Yes! Also, weapon sizes play havoc with die sizes and introduce strange inconsistencies. Personally, I would tone down some of the STR bonuses a bit and make weapon damage add a die for each additional size category. (But I would also eliminate weapons with more than one die of damage.)

kyrt-ryder wrote:
Third, is the existence of the Small Size being so damn similar to Medium. Why have the size if it's going to take the same space and have the same reach dammit. For my own games I'm actually working on eliminating the Small Size, moving creatures in it to either Medium or Tiny.

Biggest Gripe Ever! Well, biggest gripe about size. The most common sizes are the ones that don't follow the rules? Bah!

Doomed Hero wrote:

1) What Would Happen If You Kicked a Chihuahua?

When big creatures hit smaller creatures, it should move them. It should be built right into the size mechanics. Awesome Blow isn't good enough. If a Stone Giant hits a Halfling, that Halfling shouldn't stay in the same square it started in. My house rule is Any creature who hits a creature two or more size categories smaller than itself can initiate a Bull Rush as a free action. Use the Grenade Scatter rules to determine the direction of the Bull Rush.

I like your house rule a lot!

Doomed Hero wrote:

2) Big Things Take Big Steps. ... A good fix is to make a creature's in-combat Adjusting Step equal to the creatures own Space.

Another good house rule, although I prefer the way D&D Next handles it. If you move out of an opponent's reach, you provoke. Period. No measuring, no tricks, the rule introduced in 3.0 that was intended to keep people from fleeing without a moment of vulnerability is used to prevent fleeing rather than as a geographic movement limit.

Doomed Hero wrote:

3) Fleas Can't Actually Jump Very Far.

I don't actually care about this one, but I commented on the rest. In my experience this problem is exceedingly rare, and can be handled with simply logic by the GM.

Touc wrote:
I want to capture the creative social spirit rather than creative mechanical effort.

D&D Next is a deliberate attempt by Wizards of the Coast to do exactly what you describe.

D&D Next Goals by Mike Mearls: Part 1, Part 2, Part 3, Part 4.

Quandary wrote:
This probably belongs in Advice?

I'm looking for a rule that does something in particular, so I asked in "rules", but I could see it going either way.

If I can't find such a feat, and you don't know of one (I used to read these forms a lot, and I know that you're very knowledgeable) then there probably isn't one.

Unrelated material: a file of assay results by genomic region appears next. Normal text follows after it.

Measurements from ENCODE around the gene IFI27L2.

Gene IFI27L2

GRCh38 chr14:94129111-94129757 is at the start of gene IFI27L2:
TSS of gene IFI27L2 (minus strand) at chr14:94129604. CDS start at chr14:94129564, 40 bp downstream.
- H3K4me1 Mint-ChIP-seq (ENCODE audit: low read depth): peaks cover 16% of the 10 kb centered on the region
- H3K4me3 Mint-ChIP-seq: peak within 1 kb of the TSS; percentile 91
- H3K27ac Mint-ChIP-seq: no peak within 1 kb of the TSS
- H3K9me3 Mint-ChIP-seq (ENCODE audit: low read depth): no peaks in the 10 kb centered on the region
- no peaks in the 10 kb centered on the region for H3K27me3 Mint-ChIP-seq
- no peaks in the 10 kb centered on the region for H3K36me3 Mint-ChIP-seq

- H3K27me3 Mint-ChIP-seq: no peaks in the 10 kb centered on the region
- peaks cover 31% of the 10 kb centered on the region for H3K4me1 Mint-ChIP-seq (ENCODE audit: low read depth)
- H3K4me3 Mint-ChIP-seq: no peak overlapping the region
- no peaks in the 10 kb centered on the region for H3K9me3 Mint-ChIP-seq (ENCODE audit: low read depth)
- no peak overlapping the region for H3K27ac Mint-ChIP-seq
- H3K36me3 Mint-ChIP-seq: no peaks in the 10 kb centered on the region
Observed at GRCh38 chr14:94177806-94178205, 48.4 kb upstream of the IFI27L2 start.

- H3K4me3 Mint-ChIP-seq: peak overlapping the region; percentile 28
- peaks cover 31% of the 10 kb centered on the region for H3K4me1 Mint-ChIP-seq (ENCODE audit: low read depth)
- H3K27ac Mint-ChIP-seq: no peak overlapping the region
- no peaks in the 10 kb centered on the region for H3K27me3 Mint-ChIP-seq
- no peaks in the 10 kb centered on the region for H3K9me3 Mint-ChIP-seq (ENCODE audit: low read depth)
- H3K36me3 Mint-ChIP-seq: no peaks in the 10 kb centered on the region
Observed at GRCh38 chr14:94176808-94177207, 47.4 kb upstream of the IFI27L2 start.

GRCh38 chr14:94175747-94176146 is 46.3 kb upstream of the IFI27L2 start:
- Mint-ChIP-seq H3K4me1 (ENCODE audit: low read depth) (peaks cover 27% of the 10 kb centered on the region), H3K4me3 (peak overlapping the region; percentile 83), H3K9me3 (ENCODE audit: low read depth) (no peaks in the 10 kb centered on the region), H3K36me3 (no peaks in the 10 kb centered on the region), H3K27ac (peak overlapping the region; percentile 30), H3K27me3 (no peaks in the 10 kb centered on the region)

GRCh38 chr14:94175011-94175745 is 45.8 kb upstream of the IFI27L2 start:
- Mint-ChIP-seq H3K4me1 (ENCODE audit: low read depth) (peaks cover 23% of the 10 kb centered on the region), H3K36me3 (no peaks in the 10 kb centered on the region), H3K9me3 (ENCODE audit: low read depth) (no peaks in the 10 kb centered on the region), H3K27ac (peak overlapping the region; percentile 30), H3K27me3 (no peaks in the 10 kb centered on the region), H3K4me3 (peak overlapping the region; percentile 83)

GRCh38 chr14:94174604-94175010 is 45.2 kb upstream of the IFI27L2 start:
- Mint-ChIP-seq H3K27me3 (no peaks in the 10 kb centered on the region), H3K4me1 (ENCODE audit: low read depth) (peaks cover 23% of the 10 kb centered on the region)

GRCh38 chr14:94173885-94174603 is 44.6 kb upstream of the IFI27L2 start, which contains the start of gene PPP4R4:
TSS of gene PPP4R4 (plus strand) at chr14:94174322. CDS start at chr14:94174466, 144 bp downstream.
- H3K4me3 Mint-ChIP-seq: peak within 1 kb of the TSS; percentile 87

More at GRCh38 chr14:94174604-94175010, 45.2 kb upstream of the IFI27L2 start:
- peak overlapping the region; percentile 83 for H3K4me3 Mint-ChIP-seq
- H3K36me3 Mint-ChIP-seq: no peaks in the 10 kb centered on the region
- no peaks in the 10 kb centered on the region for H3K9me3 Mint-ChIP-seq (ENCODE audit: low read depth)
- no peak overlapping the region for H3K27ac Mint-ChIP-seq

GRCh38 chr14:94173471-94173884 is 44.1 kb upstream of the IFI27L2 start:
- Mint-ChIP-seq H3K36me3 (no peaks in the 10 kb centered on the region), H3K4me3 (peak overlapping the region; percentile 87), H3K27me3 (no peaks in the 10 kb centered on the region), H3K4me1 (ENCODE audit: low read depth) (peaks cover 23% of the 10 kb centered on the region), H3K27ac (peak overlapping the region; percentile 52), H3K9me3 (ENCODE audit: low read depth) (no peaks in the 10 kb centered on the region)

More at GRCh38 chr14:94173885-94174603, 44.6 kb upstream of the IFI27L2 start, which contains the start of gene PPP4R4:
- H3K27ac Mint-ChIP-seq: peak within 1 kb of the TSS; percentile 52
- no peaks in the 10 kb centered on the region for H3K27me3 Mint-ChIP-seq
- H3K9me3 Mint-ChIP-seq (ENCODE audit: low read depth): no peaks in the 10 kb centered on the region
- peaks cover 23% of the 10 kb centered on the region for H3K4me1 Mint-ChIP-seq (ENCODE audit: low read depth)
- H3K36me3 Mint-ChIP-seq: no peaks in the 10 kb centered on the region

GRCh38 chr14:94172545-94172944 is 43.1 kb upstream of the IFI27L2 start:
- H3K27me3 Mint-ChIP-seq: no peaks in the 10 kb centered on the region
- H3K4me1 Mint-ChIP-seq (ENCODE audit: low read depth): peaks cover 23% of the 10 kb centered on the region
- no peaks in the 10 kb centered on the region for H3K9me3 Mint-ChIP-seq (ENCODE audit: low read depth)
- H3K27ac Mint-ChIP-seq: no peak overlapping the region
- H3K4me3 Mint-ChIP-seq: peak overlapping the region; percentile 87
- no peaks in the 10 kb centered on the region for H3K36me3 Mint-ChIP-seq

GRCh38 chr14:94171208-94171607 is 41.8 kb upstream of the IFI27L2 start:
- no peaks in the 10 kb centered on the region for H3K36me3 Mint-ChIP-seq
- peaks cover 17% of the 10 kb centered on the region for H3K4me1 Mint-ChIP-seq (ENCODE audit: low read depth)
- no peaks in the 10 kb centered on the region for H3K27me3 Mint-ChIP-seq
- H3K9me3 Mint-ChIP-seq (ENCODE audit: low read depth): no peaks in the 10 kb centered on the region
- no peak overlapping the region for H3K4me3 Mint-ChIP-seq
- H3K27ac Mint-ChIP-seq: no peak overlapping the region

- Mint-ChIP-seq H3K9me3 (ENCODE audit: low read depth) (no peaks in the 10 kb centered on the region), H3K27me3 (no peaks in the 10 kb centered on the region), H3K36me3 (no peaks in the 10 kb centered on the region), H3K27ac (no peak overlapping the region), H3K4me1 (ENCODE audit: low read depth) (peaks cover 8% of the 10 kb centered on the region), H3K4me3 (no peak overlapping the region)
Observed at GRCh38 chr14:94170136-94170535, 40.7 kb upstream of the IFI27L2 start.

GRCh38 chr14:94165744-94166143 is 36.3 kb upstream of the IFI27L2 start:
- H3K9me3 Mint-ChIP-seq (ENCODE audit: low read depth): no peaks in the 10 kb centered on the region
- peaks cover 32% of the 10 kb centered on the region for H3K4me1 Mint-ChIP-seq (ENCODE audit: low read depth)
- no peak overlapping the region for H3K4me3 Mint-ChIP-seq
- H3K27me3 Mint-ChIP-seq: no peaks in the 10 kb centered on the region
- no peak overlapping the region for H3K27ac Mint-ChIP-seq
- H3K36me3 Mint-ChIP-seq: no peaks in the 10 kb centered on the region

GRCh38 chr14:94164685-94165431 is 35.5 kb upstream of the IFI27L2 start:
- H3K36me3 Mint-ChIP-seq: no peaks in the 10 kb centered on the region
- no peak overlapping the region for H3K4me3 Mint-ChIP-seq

Rub-Eta wrote:
Check with your DM if you're allowed to take the Cleric domains as your Nature Bond. The Healing Domain grants Breath of Life as 5th level Domain spell.

I was really hoping to have an animal companion, but I'll think about that.

Thanks for the suggestion.

I know there are some feats that will allow a spellcaster to learn spells that aren't usually on their class's spell list, but is there one that would allow a druid to do so?

I really want to make a druid for an upcoming campaign, but I'll be the only divine caster in the party and I'd really like to get Breath of Life eventually. I love that spell:)

Broken Zenith wrote:

I like Blueluck's analysis, but here's what the Party Picker says.

(I believe that the oracle is melee based? I could be wrong, but that's how I figured things.)

You are fantastic on healing and melee, with some decent tanks and a butt-load of magic.

You are low on ranged, and that should be your number one priority. You are also low on sneaky guys ( I assume), and a little low on blasty damage. However, range is your biggest concenr, so I would suggest a character that can really knock ranged fighting out of the park.

TG MaxMaxer has a great idea with a Ranged Inquisitor. A gunslinger, ranged fighter, or zen archer would also be grand. For a different feel that would also round out the party, check out Alchemists!

For some reason I missed that the oracle does melee. I even wrote "Oracle(no combat)" earlier, and I think I was mixing his oracle up with one from another thread.